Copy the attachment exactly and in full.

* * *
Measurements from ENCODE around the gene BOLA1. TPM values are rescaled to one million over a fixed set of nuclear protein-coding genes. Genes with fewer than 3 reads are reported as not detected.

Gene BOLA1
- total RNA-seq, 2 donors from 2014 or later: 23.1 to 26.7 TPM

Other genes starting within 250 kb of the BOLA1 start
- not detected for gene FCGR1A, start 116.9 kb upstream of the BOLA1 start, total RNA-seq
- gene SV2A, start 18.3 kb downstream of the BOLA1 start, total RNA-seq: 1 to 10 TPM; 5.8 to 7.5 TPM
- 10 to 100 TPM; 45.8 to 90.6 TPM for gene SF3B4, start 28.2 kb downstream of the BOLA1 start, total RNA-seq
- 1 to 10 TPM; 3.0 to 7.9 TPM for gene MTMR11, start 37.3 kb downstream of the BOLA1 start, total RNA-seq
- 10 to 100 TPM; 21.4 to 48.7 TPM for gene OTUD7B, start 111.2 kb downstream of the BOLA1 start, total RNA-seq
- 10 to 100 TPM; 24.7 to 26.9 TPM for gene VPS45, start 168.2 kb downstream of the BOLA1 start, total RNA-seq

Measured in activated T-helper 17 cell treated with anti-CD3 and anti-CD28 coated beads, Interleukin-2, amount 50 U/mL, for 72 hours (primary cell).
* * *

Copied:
Measurements from ENCODE around the gene BOLA1. TPM values are rescaled to one million over a fixed set of nuclear protein-coding genes. Genes with fewer than 3 reads are reported as not detected.

Gene BOLA1
- total RNA-seq, 2 donors from 2014 or later: 23.1 to 26.7 TPM

Other genes starting within 250 kb of the BOLA1 start
- not detected for gene FCGR1A, start 116.9 kb upstream of the BOLA1 start, total RNA-seq
- gene SV2A, start 18.3 kb downstream of the BOLA1 start, total RNA-seq: 1 to 10 TPM; 5.8 to 7.5 TPM
- 10 to 100 TPM; 45.8 to 90.6 TPM for gene SF3B4, start 28.2 kb downstream of the BOLA1 start, total RNA-seq
- 1 to 10 TPM; 3.0 to 7.9 TPM for gene MTMR11, start 37.3 kb downstream of the BOLA1 start, total RNA-seq
- 10 to 100 TPM; 21.4 to 48.7 TPM for gene OTUD7B, start 111.2 kb downstream of the BOLA1 start, total RNA-seq
- 10 to 100 TPM; 24.7 to 26.9 TPM for gene VPS45, start 168.2 kb downstream of the BOLA1 start, total RNA-seq

Measured in activated T-helper 17 cell treated with anti-CD3 and anti-CD28 coated beads, Interleukin-2, amount 50 U/mL, for 72 hours (primary cell).